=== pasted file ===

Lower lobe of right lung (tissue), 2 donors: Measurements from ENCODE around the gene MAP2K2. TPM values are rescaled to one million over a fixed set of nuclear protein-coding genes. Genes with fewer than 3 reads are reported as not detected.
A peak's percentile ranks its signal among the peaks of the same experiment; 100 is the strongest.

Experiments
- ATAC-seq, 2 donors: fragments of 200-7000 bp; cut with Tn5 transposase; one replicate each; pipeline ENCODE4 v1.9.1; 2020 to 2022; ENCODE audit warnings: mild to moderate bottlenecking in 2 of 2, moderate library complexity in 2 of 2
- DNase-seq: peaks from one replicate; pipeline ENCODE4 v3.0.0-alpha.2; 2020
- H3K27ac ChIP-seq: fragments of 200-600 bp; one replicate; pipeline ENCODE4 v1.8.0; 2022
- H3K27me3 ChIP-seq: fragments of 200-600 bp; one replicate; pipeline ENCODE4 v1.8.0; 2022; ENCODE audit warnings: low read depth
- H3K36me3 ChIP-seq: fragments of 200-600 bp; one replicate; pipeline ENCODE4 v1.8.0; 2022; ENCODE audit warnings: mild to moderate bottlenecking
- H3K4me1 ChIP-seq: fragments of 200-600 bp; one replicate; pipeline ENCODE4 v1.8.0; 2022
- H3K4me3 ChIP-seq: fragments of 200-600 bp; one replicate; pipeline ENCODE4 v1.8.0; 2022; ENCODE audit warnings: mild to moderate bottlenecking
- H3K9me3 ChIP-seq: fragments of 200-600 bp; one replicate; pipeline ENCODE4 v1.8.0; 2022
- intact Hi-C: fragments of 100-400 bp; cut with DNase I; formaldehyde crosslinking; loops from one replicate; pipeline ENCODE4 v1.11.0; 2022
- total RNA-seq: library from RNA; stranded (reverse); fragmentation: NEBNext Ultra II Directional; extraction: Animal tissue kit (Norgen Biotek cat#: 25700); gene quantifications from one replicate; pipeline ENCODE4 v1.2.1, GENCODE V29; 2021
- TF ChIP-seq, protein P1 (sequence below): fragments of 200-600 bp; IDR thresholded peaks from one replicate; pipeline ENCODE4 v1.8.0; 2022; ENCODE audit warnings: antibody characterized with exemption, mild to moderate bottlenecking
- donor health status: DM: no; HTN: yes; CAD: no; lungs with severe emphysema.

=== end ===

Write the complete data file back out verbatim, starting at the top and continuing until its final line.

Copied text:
Lower lobe of right lung (tissue), 2 donors: Measurements from ENCODE around the gene MAP2K2. TPM values are rescaled to one million over a fixed set of nuclear protein-coding genes. Genes with fewer than 3 reads are reported as not detected.
A peak's percentile ranks its signal among the peaks of the same experiment; 100 is the strongest.

Experiments
- ATAC-seq, 2 donors: fragments of 200-7000 bp; cut with Tn5 transposase; one replicate each; pipeline ENCODE4 v1.9.1; 2020 to 2022; ENCODE audit warnings: mild to moderate bottlenecking in 2 of 2, moderate library complexity in 2 of 2
- DNase-seq: peaks from one replicate; pipeline ENCODE4 v3.0.0-alpha.2; 2020
- H3K27ac ChIP-seq: fragments of 200-600 bp; one replicate; pipeline ENCODE4 v1.8.0; 2022
- H3K27me3 ChIP-seq: fragments of 200-600 bp; one replicate; pipeline ENCODE4 v1.8.0; 2022; ENCODE audit warnings: low read depth
- H3K36me3 ChIP-seq: fragments of 200-600 bp; one replicate; pipeline ENCODE4 v1.8.0; 2022; ENCODE audit warnings: mild to moderate bottlenecking
- H3K4me1 ChIP-seq: fragments of 200-600 bp; one replicate; pipeline ENCODE4 v1.8.0; 2022
- H3K4me3 ChIP-seq: fragments of 200-600 bp; one replicate; pipeline ENCODE4 v1.8.0; 2022; ENCODE audit warnings: mild to moderate bottlenecking
- H3K9me3 ChIP-seq: fragments of 200-600 bp; one replicate; pipeline ENCODE4 v1.8.0; 2022
- intact Hi-C: fragments of 100-400 bp; cut with DNase I; formaldehyde crosslinking; loops from one replicate; pipeline ENCODE4 v1.11.0; 2022
- total RNA-seq: library from RNA; stranded (reverse); fragmentation: NEBNext Ultra II Directional; extraction: Animal tissue kit (Norgen Biotek cat#: 25700); gene quantifications from one replicate; pipeline ENCODE4 v1.2.1, GENCODE V29; 2021
- TF ChIP-seq, protein P1 (sequence below): fragments of 200-600 bp; IDR thresholded peaks from one replicate; pipeline ENCODE4 v1.8.0; 2022; ENCODE audit warnings: antibody characterized with exemption, mild to moderate bottlenecking
- donor health status: DM: no; HTN: yes; CAD: no; lungs with severe emphysema.